AMORY – An extra two percent tax for restaurant sales and hotel stays in exchange for improvements to the Amory Parks and Recreation Department will be the core of the lone ballot item of a Dec. 8 special election.
Polls will be open from 7 a.m. until 7 p.m. that day for Amory’s tourism tax, and registered voters may cast ballots at the National Guard Old Armory, located at 101 9th St. S.
“We’ve talked about a need for updated athletic facilities – not just ballfields, soccer fields and concession stands. We decided that would be one of the major things we would do but we would revamp what we have,” said Mayor Brad Blalock.
Next week’s ballot will have For the Tax and Against the Tax on it. A 60 percent majority is needed in order for the measure to pass.
The ballot states if passed, the tax will be placed on every person, firm or corporation operating a motel, hotel or restaurant in Amory.
“Just like with sales tax, the owners will collect that money and submit it monthly with their sales tax,” said city clerk Jamie Morgan.
All qualified Amory voters may participate in the Dec. 8 special election. Several safety measures will be in place at the polls, including sanitizing. Voters will use a pen they’ll take with them after they vote.
“Everything is going to be spread out a little bit more,” Morgan said. “You’ll walk in the side door and unless you’re handicap and can’t access the front, you’ll walk out the front to cut down on the congestion.”
Absentee voting is currently available for registered voters at the Amory City Clerk’s office at City Hall during normal business hours. The city clerk’s office will also be open Dec. 5 from 8 a.m. until 5 p.m. for absentee voting.
Morgan said people who tested positive for COVID-19 and those caring for someone with COVID-19 are qualified to vote absentee. Dec. 5 is the last day to vote absentee in person at the city clerk’s office. Mailed in absentee ballots must be received no later than 5 p.m. on Dec. 7.
Curbside voting is also available.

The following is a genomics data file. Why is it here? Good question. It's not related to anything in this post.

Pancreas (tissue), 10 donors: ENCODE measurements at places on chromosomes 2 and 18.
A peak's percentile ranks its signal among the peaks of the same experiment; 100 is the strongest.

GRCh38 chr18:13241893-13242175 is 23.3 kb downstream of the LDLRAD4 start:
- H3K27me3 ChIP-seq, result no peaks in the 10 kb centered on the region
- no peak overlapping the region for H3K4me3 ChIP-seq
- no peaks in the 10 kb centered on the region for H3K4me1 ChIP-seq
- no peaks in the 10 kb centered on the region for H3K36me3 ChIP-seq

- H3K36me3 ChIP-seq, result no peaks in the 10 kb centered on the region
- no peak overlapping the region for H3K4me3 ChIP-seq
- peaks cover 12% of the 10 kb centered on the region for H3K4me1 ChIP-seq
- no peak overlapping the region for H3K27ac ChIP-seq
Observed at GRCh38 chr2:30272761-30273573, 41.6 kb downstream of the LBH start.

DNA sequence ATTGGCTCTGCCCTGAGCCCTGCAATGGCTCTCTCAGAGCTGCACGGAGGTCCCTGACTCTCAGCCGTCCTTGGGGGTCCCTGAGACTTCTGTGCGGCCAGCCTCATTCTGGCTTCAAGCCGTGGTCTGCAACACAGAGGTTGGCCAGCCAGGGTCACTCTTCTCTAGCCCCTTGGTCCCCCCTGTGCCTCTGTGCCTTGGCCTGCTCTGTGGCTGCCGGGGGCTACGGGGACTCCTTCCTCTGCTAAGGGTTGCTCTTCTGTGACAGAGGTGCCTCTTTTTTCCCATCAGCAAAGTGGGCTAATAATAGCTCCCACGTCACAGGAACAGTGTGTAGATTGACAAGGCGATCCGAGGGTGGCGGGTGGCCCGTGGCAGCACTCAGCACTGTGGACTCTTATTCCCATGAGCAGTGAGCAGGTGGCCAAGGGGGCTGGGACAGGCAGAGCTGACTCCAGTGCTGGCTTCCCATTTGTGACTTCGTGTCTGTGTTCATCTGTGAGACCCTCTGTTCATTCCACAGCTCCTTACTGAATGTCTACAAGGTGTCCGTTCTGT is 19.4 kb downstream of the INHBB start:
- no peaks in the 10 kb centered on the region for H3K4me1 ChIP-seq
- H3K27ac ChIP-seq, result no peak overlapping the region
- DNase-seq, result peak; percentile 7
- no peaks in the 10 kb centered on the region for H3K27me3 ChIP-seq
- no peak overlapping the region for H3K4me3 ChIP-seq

Plans if it passes
Blalock said if passed, the tourism tax could provide for engineering for increased field sizes, new parking lots, restrooms and concession stands, for example, rather than the purchase of new property. Blalock added one consideration at Concord Fields is a lake for fishing, which would help mitigate flooding issues.
“The way we would do that is to fund a bond issue with a portion of the tourism tax. For instance, we may do a bond issue for all of the construction and designate a certain portion of the tourism tax for the bond payment per year, and the remainder of tourism tax could be used for reasons such as marketing events or creating new playgrounds or parks to promote tourism through parks and recreations.
Blalock and Morgan said it would take a while for tourism tax to fund improvements of that magnitude.
“We would collect it for a year and track it like we do with a department,” Blalock said. “We would want to track it for a year to see how much money we’re actually going to be dealing with and see the baseline. The first year is probably going to be the lowest year. We can take that and make plans and have that money grow through the years.”
He said an advisory committee will be formed if the measure passes, allowing for valid suggestions.
“For instance, if we do finance ballparks and do have a couple hundred thousand dollars left over and are trying to decide what needs to be done with that extra money, then the advisory committee can say, ‘We had a really good year with ChiliFest last year and could expand it and we’d like through park and rec or the city tourism to add a couple of bands for a concert,’” Blalock said.
It’s unknown how much funding the potential tourism tax could generate, but Blalock said the more people it could attract would generate more restaurant purchases and hotel stays.
“The more attractive we can make our community through tourism tax, the more tourism tax we’ll end up collecting,” Blalock said. “The past couple of years, girls softball tournaments have really taken off here. With baseball tournaments, we’d like to host smaller tournaments here but between Tupelo, Starkville and Oxford, which hold mega-tournaments, I don’t know if we’d ever be able to compete with those.”